Rabi Lamichhane is Home-less

Prime Minister Dahal’s refusal to hand back the Home Ministry to the RSP may be the tipping point for his fragile coalition


On 27 January, hours after Nepal’s Supreme Court ruled that Rabi Lamichhane was not eligible to hold his political positions because he had failed to reacquire his Nepali citizenship after renouncing his American one, he walked out of his offices at the Home Ministry and declared dramatically: “I am stateless.”

The tv anchor-turned-politician was using irony to depict his predicament, but also a determination to get back his job as Home Minister and put the whole thing behind him.

It may not be so easy.

The Lamichhane affair has sparked debate about Nepali citizenship, with people drawing attention to the estimated 1.5 million Nepalis who still do not have citizenship papers, the discriminatory laws about children getting citizenship by descent through their Nepali mothers, but also Lamichhane’s own human right to citizenship.

Within two days, it was easy for Lamichhane to restore his citizenship from the Kathmandu District Administration, unlike many stateless Nepalis. He was then quickly reinstated as chair of the RSP, the fourth-largest party in Parliament.

‘Those who are speaking so casually about statelessness should ask someone who is stateless about the pain they have to endure,’ Mohna Ansari, former commissioner of the National Human Rights Commission wrote on Twitter, alluding to Lamichhane’s remark. ‘They are unable to get a driving license, pursue higher education, open a bank account, obtain loans, or get paid what they are owed at work.’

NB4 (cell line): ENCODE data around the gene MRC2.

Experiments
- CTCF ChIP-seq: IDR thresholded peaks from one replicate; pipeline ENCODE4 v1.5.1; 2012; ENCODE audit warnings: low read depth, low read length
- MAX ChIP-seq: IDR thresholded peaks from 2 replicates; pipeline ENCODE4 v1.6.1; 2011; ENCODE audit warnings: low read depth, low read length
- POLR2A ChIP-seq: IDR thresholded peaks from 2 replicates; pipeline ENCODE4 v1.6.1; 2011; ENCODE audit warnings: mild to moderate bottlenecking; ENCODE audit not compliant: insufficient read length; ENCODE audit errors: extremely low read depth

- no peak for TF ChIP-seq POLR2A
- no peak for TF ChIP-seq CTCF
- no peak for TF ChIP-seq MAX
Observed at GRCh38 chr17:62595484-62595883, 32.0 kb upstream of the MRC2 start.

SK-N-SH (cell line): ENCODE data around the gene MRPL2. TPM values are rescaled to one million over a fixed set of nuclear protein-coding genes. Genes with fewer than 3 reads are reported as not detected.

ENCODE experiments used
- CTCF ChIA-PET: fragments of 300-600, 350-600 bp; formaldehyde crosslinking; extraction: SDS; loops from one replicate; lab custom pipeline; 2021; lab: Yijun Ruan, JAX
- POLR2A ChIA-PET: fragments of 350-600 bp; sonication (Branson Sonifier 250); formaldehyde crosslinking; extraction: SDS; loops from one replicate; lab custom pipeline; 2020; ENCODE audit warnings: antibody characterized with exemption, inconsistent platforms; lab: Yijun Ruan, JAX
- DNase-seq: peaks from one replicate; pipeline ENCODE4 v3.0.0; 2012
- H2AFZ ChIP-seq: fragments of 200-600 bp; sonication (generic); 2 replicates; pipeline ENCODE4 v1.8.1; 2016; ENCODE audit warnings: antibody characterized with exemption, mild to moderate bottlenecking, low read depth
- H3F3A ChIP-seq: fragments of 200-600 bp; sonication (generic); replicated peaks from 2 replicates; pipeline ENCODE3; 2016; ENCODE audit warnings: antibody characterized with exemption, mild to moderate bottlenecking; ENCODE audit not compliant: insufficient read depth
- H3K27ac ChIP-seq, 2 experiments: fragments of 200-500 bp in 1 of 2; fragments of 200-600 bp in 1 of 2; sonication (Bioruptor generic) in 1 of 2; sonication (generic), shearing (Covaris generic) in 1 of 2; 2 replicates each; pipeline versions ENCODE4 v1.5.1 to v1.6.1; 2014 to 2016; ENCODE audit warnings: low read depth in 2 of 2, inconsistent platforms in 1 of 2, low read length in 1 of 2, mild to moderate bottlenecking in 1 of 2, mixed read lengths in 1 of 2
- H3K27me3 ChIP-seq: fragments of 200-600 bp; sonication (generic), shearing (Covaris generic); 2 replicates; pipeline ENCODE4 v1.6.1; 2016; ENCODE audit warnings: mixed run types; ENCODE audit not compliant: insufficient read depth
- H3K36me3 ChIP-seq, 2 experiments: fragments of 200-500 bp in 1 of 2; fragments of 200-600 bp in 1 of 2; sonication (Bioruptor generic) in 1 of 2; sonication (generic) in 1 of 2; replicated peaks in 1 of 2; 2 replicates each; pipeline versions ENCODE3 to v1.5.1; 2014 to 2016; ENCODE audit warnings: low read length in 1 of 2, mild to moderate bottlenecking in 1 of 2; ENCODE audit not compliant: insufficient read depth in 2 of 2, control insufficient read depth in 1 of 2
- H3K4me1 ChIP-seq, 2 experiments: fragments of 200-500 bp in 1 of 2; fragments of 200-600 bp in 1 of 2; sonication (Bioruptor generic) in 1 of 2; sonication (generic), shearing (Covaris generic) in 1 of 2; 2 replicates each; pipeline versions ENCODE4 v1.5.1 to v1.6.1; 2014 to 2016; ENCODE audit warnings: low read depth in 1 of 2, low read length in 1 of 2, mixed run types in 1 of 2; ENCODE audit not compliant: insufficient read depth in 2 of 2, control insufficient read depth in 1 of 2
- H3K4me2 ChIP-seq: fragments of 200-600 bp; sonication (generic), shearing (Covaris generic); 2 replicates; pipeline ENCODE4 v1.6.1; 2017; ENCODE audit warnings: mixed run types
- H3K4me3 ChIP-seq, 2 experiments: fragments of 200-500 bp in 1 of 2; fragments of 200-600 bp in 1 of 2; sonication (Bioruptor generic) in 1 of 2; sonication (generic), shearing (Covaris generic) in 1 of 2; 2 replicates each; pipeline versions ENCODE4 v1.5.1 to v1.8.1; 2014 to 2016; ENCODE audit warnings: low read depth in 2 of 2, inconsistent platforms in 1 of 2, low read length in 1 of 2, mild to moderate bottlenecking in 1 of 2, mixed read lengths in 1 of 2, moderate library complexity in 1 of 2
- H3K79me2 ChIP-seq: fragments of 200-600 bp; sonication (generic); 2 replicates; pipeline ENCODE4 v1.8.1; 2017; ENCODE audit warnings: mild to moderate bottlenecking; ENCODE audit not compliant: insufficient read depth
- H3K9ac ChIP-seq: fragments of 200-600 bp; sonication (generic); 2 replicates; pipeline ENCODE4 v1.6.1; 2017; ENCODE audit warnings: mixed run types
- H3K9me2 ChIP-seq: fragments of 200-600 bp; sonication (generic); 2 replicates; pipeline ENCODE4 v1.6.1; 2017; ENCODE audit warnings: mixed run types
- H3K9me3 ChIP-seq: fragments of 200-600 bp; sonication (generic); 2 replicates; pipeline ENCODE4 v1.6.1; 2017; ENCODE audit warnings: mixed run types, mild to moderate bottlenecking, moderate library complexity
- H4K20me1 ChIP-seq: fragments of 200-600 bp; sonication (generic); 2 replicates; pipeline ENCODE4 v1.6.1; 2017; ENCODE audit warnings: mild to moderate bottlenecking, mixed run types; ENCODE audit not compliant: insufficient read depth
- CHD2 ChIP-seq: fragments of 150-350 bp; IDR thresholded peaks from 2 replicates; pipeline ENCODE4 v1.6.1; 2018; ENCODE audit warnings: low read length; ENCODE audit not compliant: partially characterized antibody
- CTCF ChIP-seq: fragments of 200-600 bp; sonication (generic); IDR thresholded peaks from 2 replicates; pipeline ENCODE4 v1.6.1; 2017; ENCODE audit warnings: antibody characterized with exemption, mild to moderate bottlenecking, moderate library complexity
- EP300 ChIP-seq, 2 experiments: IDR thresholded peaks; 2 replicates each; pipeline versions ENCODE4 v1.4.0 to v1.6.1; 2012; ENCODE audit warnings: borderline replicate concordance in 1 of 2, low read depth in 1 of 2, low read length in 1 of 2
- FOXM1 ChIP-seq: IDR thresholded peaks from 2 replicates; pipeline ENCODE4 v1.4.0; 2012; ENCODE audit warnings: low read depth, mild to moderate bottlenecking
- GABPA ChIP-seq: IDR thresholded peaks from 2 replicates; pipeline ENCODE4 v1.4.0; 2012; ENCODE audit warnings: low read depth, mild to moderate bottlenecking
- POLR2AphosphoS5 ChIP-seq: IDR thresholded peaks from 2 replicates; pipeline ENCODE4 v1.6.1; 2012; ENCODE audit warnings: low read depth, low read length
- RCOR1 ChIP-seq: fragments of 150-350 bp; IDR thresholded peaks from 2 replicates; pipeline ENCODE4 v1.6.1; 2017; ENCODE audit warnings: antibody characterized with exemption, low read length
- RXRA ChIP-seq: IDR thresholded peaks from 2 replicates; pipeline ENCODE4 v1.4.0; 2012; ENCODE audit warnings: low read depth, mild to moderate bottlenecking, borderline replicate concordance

Lamichhane may also have to face a criminal investigation into his Nepali passport, which he is understood to have obtained in 2015 through his old papers despite having been granted US citizenship in 2014.

And while Nepal’s civil society is paying close attention to upcoming developments vis-a-vis Lamichhane, so is Prime Minister Pushpa Kamal Dahal.

Lamichhane has been busy all week lobbying with Prime Minister Pushpa Kamal Dahaland the UML’s K P Oli to have his powerful Home Ministry job back. Oli and another coalition partner, Rajendra Lingden of the RPP are for reinstating Lamichhane, but the prime minister has kept the home ministry portfolio for himself and appears reluctant to give it up.

If granted the Home Ministry once again, Lamichhane can hold the position for six months without being an MP, but has to contest by-elections in his constituency in Chitwan-2 to get back his House seat.

Lamichhane for his part has made it clear to Dahal that his party’s support of the government will depend upon whether RSP gets back the Home Ministry as per its deal to endorse Dahal for Prime Minister. The UML, for its part, has hinted at a compromise solution: someone from the RSP other than Lamichhane as Home Minister.

All the bargaining over Lamichhane’s future has put the already fragile seven-party coalition in an even more precarious position. The royalist Hindu-right RPP, despite being in government, has of late openly challenged Nepal’s federal and secular Constitution in Parliament, prompting the PM to warn that he may have to take action against members of his government who voice such opinions.